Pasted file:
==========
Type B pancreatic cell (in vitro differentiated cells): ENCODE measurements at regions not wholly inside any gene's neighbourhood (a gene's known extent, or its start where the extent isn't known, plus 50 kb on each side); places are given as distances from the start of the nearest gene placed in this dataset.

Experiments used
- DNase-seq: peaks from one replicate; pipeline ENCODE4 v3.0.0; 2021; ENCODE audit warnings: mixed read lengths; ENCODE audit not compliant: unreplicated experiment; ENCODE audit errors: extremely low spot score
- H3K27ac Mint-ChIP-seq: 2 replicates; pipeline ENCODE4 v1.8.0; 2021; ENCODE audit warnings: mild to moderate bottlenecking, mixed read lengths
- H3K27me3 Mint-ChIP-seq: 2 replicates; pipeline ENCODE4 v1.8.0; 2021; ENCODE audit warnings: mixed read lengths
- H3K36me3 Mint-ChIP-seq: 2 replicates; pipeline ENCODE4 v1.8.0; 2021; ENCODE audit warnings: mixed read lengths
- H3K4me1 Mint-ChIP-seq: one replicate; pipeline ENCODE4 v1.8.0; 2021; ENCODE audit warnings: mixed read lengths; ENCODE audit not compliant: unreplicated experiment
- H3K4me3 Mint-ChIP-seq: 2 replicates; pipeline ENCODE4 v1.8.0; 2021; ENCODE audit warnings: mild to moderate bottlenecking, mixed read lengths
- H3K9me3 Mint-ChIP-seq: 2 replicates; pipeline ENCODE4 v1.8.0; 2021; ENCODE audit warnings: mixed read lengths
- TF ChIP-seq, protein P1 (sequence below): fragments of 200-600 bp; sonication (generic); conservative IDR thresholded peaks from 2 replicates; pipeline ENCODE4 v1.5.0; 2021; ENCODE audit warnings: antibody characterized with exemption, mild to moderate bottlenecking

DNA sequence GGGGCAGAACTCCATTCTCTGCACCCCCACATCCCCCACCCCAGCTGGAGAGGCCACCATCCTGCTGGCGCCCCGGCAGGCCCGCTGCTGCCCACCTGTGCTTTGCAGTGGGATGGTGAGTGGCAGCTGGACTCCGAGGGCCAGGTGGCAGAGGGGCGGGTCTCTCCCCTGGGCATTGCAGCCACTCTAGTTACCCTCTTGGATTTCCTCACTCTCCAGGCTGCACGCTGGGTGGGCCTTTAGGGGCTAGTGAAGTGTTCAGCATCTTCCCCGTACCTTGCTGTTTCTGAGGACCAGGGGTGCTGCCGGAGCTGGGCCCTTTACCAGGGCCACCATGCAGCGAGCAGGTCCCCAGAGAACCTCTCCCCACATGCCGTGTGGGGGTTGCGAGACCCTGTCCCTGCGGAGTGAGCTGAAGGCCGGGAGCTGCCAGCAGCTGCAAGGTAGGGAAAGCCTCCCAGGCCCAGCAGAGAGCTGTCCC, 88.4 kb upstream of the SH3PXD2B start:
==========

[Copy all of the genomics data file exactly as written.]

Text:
Type B pancreatic cell (in vitro differentiated cells): ENCODE measurements at regions not wholly inside any gene's neighbourhood (a gene's known extent, or its start where the extent isn't known, plus 50 kb on each side); places are given as distances from the start of the nearest gene placed in this dataset.

Experiments used
- DNase-seq: peaks from one replicate; pipeline ENCODE4 v3.0.0; 2021; ENCODE audit warnings: mixed read lengths; ENCODE audit not compliant: unreplicated experiment; ENCODE audit errors: extremely low spot score
- H3K27ac Mint-ChIP-seq: 2 replicates; pipeline ENCODE4 v1.8.0; 2021; ENCODE audit warnings: mild to moderate bottlenecking, mixed read lengths
- H3K27me3 Mint-ChIP-seq: 2 replicates; pipeline ENCODE4 v1.8.0; 2021; ENCODE audit warnings: mixed read lengths
- H3K36me3 Mint-ChIP-seq: 2 replicates; pipeline ENCODE4 v1.8.0; 2021; ENCODE audit warnings: mixed read lengths
- H3K4me1 Mint-ChIP-seq: one replicate; pipeline ENCODE4 v1.8.0; 2021; ENCODE audit warnings: mixed read lengths; ENCODE audit not compliant: unreplicated experiment
- H3K4me3 Mint-ChIP-seq: 2 replicates; pipeline ENCODE4 v1.8.0; 2021; ENCODE audit warnings: mild to moderate bottlenecking, mixed read lengths
- H3K9me3 Mint-ChIP-seq: 2 replicates; pipeline ENCODE4 v1.8.0; 2021; ENCODE audit warnings: mixed read lengths
- TF ChIP-seq, protein P1 (sequence below): fragments of 200-600 bp; sonication (generic); conservative IDR thresholded peaks from 2 replicates; pipeline ENCODE4 v1.5.0; 2021; ENCODE audit warnings: antibody characterized with exemption, mild to moderate bottlenecking

DNA sequence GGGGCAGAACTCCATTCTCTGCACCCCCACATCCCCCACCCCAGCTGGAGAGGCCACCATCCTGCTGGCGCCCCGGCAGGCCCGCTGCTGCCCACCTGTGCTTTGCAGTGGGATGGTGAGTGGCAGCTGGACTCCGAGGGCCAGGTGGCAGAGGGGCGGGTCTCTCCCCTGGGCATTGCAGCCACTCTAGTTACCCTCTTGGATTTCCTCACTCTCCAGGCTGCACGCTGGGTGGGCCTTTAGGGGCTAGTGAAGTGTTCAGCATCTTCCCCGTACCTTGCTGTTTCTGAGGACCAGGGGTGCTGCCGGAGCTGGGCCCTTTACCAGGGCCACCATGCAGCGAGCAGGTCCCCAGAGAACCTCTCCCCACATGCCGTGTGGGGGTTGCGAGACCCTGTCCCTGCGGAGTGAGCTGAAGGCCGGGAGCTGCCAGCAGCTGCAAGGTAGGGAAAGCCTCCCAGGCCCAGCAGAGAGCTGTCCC, 88.4 kb upstream of the SH3PXD2B start: